One of the reasons voice over IP (VoIP
) is so popular, of course, is that it allows avoidance of paying these rates. A PC-to-PC service like Skype never touches the telephone network, while Vonage (News
) and its many imitators take advantage of an ambiguity in the rules (the FCC has been mulling over the proper treatment of VoIP for about a decade now, and is still undecided) that usually allows these access charges to be avoided.
And that’s where the threat gets real. It’s not that Internet Protocol is always more efficient than traditional time division multiplexing (TDM
) telephone technology, especially for carrying voice. Occasionally it is; often it’s not. But it’s the business model that’s different. The Internet’s business model doesn’t charge users for distance and it usually doesn’t have any kind of visible usage-related charges at all. You pay for a connection of a certain size, but you don’t get any guarantees of end-to-end performance.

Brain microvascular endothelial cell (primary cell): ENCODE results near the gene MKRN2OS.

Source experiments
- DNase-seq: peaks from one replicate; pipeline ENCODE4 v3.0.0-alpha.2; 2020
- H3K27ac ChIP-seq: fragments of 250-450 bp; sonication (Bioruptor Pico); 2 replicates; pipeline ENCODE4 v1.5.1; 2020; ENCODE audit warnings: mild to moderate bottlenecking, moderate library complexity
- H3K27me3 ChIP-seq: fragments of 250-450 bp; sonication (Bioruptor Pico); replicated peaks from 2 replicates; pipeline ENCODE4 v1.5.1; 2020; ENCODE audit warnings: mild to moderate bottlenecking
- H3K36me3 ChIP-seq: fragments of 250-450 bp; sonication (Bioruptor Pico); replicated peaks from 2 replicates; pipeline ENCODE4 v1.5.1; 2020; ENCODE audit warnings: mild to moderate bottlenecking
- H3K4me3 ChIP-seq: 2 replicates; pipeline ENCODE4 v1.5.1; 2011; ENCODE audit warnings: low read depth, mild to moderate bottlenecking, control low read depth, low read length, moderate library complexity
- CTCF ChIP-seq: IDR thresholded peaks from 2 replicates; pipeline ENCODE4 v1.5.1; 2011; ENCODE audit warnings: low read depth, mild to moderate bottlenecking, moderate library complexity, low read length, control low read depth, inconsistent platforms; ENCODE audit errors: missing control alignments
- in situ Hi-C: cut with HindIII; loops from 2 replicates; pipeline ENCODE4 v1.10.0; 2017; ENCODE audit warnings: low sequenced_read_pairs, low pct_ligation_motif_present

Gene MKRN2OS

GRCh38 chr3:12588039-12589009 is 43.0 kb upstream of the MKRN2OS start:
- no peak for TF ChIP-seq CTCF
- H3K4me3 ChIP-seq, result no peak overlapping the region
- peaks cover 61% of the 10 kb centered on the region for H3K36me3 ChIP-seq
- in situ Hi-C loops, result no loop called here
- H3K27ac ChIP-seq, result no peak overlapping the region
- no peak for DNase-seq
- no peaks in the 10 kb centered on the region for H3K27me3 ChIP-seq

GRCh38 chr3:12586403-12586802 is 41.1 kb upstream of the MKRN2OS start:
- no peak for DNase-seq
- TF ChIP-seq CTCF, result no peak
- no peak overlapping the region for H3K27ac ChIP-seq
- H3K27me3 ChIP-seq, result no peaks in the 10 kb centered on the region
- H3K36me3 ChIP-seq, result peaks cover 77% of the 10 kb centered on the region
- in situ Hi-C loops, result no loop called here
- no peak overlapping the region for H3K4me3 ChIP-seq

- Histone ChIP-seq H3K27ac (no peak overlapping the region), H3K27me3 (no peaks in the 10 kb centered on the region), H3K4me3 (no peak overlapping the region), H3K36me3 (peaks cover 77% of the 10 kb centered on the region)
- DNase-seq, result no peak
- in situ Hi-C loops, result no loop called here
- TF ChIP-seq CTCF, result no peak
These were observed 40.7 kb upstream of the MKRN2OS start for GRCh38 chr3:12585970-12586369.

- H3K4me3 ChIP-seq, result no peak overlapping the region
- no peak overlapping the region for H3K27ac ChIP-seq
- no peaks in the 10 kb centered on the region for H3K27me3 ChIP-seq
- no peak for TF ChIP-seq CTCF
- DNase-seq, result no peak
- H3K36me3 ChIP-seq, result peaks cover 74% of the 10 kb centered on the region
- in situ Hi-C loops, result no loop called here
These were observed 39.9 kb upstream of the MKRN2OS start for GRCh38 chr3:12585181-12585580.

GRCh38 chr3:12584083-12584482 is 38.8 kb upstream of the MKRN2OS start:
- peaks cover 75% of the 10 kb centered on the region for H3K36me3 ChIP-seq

The public Internet doesn’t have room for cross-subsidies taken from monopoly profits: It was born a competitive market, and its prices reflect the impact of competition.
Why Do People Like VoIP?
The growing popularity of Vonage and similar VoIP services certainly isn’t a result of call quality. How many people really want their landline calls to have the dropouts and latency of “bad cellular,” which is what a lot of VoIP still emulates? Do they really want their phone calls to fade out when uploading a file or hitting the “send” button on e-mail? Nor is it a result of its reliability, which is still not up to most telephone standards.
What drives VoIP is the perception that it is not The Phone Company. Instead it brings the Internet business model, wherein voice is seen as being like other applications, where distance and political boundaries don’t matter.